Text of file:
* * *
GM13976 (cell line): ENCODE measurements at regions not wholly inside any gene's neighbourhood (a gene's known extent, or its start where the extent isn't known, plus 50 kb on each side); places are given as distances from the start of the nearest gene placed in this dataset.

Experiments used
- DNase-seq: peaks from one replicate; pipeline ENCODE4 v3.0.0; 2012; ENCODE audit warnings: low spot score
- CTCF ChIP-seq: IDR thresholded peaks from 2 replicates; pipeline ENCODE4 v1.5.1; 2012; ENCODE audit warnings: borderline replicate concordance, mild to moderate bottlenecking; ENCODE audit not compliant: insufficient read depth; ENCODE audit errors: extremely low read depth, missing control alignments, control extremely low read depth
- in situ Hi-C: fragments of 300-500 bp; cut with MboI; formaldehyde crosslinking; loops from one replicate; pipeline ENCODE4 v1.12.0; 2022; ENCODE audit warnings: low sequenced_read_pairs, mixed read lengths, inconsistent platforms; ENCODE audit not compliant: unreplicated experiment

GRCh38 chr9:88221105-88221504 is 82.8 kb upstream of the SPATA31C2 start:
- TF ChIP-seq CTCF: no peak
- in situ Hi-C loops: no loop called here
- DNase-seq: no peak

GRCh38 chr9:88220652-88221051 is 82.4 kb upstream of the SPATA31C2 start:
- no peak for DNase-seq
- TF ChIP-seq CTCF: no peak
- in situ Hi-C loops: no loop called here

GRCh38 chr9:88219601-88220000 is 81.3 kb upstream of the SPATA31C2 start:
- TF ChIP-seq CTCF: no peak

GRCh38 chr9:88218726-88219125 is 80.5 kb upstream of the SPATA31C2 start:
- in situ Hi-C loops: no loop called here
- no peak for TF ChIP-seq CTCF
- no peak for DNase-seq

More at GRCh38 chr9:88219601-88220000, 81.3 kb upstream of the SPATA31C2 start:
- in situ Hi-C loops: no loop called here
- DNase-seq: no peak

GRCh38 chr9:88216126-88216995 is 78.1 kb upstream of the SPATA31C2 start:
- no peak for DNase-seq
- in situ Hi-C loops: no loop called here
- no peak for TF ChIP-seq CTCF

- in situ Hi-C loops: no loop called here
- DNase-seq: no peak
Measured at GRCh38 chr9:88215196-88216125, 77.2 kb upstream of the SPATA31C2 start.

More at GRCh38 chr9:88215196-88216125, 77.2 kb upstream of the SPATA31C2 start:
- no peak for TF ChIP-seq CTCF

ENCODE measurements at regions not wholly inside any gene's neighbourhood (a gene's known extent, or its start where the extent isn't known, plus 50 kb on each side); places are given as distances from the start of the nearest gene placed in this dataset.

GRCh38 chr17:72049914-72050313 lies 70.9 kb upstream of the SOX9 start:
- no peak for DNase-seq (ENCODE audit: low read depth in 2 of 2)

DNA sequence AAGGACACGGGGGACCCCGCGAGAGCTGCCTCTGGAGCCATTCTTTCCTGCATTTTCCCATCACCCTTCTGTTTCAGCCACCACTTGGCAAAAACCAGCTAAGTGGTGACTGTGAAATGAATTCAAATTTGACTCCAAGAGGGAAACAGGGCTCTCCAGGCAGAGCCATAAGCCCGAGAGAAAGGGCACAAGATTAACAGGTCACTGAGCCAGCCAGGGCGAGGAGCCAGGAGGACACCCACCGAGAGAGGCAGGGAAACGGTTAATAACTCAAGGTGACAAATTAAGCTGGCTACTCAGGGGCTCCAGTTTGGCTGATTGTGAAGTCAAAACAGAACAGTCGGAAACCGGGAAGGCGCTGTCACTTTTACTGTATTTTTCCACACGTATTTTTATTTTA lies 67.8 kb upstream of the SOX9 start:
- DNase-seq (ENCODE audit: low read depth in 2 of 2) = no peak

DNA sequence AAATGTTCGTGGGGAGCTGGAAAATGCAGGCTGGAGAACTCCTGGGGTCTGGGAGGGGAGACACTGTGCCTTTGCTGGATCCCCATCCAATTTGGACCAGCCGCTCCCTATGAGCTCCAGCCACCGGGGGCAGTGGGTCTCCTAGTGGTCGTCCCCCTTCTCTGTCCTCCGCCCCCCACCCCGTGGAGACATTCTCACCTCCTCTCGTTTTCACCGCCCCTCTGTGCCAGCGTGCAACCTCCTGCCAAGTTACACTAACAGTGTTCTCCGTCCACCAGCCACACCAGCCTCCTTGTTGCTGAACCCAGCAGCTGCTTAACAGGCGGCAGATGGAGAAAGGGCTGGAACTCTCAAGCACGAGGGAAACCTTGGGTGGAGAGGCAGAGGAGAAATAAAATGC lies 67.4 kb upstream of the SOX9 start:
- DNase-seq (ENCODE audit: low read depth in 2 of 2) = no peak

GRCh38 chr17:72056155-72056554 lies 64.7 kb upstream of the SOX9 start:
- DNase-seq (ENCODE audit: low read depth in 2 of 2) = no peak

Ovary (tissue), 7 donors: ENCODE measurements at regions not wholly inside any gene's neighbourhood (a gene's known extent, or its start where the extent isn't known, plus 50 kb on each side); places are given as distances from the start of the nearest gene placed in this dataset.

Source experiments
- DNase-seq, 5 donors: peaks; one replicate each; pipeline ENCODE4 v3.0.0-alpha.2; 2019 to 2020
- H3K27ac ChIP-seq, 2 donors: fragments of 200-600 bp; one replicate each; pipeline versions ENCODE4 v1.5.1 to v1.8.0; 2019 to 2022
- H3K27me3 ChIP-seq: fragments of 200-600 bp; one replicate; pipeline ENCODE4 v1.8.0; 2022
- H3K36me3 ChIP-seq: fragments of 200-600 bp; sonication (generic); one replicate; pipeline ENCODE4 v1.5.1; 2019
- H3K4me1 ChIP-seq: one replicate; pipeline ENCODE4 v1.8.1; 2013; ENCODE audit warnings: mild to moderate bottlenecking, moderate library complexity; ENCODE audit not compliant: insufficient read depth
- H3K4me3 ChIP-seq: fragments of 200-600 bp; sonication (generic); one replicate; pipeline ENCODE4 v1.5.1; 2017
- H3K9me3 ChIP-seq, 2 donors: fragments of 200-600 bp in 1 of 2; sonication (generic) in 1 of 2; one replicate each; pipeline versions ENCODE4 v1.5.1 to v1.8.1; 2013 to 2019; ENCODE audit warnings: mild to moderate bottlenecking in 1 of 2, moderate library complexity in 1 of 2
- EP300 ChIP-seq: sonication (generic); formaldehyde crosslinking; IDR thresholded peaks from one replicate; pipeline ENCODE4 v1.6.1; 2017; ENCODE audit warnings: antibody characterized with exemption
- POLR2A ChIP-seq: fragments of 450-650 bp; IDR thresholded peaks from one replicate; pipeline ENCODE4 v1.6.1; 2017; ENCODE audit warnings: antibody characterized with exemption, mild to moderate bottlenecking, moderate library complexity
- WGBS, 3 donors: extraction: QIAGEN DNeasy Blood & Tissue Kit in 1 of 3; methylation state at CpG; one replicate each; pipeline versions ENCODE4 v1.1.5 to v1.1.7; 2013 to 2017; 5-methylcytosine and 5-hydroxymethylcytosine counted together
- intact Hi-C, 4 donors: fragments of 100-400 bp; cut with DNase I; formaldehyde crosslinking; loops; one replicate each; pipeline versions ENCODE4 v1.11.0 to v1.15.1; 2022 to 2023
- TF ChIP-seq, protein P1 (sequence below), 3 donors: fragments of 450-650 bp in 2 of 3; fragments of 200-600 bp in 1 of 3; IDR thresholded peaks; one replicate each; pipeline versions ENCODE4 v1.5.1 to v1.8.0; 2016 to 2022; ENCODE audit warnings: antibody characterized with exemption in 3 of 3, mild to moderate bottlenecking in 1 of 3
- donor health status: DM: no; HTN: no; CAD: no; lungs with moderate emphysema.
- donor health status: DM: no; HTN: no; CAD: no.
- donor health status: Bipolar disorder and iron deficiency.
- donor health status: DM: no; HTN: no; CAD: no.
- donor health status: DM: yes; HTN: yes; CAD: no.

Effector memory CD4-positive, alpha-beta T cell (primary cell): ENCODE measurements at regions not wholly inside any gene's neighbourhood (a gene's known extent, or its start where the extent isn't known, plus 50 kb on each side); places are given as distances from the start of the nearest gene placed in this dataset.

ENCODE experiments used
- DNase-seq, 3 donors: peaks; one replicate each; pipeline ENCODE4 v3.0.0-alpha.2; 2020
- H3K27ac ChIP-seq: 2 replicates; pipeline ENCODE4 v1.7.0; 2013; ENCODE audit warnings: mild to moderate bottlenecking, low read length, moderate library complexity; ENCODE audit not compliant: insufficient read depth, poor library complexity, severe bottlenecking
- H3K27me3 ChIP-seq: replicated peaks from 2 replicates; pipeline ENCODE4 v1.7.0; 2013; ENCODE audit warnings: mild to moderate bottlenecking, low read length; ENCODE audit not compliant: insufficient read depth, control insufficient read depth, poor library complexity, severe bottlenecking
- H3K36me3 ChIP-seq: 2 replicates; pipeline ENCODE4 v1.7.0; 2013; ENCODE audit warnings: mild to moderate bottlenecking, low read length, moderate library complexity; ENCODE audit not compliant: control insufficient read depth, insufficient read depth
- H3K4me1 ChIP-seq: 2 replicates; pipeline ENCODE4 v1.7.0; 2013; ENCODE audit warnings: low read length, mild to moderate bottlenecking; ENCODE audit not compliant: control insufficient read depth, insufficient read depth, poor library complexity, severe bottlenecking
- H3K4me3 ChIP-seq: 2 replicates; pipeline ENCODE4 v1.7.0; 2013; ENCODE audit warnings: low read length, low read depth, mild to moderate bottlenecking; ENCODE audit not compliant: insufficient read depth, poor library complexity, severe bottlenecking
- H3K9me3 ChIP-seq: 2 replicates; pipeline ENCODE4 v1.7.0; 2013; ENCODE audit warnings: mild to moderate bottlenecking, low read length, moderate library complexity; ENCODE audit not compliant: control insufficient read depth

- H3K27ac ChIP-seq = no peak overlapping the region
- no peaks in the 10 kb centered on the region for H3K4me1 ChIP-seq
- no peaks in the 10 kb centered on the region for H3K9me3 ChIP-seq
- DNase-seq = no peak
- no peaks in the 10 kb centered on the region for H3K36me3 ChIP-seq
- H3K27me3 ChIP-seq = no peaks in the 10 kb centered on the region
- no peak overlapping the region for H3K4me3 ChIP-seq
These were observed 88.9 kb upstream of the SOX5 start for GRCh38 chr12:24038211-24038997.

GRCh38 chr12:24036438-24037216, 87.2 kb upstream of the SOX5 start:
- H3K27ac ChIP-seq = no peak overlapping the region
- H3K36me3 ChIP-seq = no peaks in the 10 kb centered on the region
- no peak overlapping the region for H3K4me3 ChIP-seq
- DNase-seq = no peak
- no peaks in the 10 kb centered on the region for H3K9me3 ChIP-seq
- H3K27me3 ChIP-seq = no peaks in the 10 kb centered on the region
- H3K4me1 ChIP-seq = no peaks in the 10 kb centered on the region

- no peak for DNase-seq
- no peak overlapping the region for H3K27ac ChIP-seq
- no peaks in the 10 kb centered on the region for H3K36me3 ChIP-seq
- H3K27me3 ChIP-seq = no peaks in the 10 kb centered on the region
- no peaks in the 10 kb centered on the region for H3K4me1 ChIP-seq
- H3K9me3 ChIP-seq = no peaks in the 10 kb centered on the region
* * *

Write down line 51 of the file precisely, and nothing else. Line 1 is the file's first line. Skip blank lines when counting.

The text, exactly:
- POLR2A ChIP-seq: fragments of 450-650 bp; IDR thresholded peaks from one replicate; pipeline ENCODE4 v1.6.1; 2017; ENCODE audit warnings: antibody characterized with exemption, mild to moderate bottlenecking, moderate library complexity